Law Student’s ADHD Illegally Revealed, 9th Circuit Hears

The oral arguments by Fenwick & West litigation attorney Ewa Davison are featured in a Law360 article titled “Law Student's ADHD Illegally Revealed, 9th Circuit Hears” on Fenwick's pro bono representation of law student Jason Tecza in his claim that the University of San Francisco violated his privacy rights by disclosing testing accommodations for his attention deficit disorder.

After Tecza’s disability was revealed, he “lost sleep and suffered from continuing anxiety and embarrassment” and gave up a $3,500 tuition grant to complete his law degree at Rutgers University “to avoid further humiliation and taunting,” according to his brief.

The Fenwick team, which also includes partner Tyler Baker and associate Enia Titova, argued that USF violated Tecza’s privacy and its student handbook by disclosing the testing accommodations and asked the Ninth Circuit to overturn a lower court’s ruling that his disability wasn’t subject to privacy laws.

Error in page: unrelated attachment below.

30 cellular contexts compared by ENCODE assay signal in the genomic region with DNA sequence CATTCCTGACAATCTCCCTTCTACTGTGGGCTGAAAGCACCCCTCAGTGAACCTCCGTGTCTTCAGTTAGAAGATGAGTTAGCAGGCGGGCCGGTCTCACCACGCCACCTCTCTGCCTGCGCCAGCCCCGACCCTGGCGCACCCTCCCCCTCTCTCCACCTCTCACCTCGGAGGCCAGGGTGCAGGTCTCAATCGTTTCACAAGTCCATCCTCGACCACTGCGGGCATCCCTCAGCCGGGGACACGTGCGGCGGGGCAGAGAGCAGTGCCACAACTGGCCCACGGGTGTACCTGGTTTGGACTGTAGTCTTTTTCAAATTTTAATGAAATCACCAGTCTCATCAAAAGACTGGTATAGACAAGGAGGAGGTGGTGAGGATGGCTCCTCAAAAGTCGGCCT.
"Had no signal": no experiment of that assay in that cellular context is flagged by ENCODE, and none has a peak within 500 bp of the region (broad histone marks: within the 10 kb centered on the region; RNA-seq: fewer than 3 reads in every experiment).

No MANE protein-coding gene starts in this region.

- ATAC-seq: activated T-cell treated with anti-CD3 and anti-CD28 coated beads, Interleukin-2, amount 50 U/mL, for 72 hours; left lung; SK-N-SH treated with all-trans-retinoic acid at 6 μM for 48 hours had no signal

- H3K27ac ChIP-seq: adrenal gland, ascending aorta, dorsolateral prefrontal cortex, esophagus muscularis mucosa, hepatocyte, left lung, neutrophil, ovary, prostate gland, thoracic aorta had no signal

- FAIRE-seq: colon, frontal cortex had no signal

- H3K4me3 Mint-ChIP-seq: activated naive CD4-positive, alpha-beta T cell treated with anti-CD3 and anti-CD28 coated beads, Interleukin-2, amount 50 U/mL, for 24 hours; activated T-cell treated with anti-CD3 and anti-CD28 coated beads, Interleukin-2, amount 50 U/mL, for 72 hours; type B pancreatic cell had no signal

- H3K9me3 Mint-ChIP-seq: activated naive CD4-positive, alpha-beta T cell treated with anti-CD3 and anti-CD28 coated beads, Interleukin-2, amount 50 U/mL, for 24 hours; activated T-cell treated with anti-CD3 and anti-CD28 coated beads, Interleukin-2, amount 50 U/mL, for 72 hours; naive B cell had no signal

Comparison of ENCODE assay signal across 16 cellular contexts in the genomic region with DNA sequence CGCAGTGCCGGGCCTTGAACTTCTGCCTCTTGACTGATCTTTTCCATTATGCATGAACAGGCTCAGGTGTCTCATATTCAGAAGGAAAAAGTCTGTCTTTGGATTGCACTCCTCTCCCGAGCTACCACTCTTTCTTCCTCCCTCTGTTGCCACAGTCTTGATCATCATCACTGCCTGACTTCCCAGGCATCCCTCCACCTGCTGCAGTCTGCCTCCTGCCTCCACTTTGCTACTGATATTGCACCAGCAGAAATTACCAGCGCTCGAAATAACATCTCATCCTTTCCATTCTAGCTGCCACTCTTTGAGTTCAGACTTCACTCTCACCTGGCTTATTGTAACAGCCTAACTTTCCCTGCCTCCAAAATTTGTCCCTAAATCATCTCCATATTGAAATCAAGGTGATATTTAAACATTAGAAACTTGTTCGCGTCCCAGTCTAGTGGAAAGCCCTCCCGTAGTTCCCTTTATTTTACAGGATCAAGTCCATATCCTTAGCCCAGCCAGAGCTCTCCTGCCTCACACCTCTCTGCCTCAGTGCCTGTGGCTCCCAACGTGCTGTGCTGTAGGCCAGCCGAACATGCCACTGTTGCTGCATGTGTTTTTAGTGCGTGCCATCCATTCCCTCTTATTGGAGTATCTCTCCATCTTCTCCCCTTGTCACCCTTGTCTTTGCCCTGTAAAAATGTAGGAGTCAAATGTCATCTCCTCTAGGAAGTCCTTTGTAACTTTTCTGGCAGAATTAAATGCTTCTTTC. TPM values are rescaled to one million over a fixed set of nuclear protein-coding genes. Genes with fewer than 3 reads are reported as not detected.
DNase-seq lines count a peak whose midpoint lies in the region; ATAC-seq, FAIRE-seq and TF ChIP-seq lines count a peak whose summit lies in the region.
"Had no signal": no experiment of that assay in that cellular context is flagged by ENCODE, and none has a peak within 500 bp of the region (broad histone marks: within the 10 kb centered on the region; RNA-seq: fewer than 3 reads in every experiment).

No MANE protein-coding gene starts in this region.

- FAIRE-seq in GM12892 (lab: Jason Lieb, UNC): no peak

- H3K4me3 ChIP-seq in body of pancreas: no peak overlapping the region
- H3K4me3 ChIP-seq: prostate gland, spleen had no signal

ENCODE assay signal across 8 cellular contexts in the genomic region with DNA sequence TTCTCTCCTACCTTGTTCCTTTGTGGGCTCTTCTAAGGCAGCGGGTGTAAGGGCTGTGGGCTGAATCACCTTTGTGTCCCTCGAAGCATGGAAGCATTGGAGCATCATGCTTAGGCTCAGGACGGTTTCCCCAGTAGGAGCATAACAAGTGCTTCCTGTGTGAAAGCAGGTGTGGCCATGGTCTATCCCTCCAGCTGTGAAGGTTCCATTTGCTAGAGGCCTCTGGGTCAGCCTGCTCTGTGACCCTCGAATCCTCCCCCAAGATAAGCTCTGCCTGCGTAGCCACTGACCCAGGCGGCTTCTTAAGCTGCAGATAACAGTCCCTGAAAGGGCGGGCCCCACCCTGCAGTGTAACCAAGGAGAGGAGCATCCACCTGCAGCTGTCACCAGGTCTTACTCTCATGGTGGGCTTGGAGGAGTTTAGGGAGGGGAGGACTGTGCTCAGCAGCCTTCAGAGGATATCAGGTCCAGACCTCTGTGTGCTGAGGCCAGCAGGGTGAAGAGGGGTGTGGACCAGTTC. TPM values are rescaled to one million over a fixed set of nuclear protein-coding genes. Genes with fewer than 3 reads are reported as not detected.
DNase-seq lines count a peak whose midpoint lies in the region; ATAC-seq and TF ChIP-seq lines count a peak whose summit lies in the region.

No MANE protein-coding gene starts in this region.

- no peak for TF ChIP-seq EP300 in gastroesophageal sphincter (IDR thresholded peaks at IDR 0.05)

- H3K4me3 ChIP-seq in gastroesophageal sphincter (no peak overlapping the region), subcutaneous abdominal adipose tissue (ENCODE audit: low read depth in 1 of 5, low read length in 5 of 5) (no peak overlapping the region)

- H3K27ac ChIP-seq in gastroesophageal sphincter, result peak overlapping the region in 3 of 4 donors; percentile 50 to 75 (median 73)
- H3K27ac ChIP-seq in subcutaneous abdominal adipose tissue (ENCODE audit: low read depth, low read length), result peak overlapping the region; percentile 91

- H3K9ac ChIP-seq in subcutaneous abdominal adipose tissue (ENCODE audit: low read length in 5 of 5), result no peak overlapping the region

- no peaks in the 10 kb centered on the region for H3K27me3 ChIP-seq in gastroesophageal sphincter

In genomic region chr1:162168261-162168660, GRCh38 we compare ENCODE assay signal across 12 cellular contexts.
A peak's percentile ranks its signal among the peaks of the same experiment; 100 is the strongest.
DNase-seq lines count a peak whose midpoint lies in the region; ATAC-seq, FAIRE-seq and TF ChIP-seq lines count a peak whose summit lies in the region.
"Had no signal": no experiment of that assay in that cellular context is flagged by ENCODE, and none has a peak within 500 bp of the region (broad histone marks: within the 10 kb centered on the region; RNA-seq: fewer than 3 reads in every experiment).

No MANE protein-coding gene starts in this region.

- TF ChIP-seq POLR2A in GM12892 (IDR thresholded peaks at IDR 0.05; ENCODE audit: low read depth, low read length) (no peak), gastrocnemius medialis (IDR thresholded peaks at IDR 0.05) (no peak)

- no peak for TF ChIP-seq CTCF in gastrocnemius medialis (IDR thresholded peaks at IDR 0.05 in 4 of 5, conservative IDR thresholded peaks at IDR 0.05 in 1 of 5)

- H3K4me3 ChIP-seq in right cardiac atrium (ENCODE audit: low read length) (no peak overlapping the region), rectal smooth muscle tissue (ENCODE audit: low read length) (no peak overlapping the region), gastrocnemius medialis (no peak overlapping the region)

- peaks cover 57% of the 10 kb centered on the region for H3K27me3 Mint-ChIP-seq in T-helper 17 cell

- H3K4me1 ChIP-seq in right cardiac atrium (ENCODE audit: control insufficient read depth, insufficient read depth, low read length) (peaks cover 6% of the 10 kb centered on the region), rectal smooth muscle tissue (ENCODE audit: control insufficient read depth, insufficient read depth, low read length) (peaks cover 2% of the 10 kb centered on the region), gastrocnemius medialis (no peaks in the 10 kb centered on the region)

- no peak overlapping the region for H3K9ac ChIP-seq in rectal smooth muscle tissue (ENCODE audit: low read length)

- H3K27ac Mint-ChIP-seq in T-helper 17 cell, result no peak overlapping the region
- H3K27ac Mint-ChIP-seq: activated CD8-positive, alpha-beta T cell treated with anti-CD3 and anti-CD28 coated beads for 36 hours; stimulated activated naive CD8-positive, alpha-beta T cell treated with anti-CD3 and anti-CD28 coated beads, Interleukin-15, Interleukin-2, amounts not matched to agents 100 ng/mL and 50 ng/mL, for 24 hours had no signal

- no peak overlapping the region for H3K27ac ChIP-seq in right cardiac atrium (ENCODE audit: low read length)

When Judge Jay Bybee questioned how disclosure of testing accommodations violated Tecza’s privacy rights, Davison said, “I would argue that the accommodations pertain to the disability.”

Davison said that the accommodations were also made apparent on the study abroad program when Tecza took his exams in separate rooms from the other students. As paraphrased by Law360, Davison said that “though some disclosures might violate USF's handbook and constitute a breach of contract – as when USF professors discussed Tecza's accommodations in front of other students – other instances go further.”

The full article is available through the Law360 website (subscription required).

UPDATE: On June 25, the Ninth Circuit ruled in favor of Tecza, reversing dismissal of the key claims: breach of contract and invasion of privacy.